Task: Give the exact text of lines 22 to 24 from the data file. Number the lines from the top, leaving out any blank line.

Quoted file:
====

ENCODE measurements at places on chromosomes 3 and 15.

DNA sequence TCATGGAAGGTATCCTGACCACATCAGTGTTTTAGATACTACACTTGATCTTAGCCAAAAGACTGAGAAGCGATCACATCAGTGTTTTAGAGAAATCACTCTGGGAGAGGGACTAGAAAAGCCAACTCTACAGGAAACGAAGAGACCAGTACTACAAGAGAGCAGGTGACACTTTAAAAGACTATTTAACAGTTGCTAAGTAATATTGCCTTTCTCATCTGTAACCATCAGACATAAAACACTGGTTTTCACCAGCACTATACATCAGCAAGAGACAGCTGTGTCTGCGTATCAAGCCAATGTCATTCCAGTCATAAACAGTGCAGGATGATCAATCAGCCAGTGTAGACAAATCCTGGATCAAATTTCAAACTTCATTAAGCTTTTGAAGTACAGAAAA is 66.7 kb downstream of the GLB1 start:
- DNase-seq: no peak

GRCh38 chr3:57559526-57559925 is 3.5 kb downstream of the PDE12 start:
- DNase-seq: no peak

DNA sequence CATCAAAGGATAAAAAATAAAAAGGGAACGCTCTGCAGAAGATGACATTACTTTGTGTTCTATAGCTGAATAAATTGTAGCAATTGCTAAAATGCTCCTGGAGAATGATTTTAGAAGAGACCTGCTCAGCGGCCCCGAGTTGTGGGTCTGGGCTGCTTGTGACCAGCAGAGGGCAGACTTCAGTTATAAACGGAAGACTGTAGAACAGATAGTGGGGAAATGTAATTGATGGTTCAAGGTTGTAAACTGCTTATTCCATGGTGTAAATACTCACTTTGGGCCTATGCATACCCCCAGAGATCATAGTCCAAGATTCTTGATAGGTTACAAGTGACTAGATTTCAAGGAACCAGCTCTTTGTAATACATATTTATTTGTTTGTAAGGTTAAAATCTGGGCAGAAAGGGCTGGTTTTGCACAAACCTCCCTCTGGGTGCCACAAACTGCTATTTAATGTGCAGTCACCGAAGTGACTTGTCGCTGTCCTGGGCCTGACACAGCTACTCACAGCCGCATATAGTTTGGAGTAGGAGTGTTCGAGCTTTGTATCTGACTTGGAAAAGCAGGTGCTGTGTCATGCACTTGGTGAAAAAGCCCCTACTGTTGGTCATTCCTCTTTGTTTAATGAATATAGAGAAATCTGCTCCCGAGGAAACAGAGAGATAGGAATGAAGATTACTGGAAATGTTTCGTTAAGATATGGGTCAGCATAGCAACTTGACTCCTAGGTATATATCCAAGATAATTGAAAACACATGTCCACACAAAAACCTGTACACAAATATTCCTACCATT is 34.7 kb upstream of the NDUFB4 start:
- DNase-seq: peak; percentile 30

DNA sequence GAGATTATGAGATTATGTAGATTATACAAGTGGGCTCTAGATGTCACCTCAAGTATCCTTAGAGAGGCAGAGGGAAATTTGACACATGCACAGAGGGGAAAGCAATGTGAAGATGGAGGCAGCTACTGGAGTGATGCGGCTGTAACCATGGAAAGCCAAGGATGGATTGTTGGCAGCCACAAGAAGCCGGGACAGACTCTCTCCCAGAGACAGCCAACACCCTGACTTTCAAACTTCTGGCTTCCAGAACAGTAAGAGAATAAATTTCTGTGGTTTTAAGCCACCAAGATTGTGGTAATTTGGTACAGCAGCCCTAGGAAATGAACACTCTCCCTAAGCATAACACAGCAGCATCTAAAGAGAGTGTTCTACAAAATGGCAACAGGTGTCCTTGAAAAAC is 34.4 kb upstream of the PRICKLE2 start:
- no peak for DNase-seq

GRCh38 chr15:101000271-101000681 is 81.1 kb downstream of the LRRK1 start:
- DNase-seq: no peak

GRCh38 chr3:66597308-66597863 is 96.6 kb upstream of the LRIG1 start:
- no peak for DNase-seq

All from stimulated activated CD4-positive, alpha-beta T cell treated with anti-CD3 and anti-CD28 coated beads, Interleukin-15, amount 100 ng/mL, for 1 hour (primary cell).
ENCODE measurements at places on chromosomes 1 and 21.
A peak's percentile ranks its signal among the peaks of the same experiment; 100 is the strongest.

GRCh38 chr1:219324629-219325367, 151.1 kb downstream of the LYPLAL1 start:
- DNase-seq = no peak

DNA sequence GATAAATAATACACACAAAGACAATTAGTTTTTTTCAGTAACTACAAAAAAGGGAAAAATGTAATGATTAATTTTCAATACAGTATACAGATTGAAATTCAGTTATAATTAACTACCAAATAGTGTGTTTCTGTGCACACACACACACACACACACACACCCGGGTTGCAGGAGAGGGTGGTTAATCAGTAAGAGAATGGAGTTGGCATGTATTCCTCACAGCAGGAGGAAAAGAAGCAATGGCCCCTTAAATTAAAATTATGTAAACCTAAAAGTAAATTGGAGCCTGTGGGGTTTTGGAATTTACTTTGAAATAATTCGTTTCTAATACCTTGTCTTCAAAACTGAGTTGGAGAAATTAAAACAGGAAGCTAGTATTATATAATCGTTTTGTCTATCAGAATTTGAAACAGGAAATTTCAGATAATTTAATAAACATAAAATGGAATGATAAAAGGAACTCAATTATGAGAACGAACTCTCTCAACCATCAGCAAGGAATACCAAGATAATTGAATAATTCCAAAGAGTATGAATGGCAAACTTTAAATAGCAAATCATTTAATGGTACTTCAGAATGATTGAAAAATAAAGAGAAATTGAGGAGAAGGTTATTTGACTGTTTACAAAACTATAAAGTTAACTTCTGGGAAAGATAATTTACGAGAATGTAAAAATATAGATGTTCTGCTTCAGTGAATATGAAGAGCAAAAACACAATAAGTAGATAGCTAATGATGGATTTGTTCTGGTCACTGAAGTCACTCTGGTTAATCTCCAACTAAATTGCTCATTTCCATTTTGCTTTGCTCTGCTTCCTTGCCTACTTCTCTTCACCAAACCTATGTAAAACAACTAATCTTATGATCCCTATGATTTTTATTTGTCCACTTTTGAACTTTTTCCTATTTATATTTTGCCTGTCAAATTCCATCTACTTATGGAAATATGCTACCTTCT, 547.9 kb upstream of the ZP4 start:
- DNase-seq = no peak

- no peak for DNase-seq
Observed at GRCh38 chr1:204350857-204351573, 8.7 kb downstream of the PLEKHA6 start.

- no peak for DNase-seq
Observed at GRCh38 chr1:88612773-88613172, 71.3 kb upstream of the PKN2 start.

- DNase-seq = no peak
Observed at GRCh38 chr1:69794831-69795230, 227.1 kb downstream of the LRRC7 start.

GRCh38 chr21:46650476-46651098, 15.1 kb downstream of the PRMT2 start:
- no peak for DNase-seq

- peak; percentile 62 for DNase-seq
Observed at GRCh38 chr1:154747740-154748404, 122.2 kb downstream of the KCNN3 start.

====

Observed at GRCh38 chr1:204350857-204351573, 8.7 kb downstream of the PLEKHA6 start.

- no peak for DNase-seq
Observed at GRCh38 chr1:88612773-88613172, 71.3 kb upstream of the PKN2 start.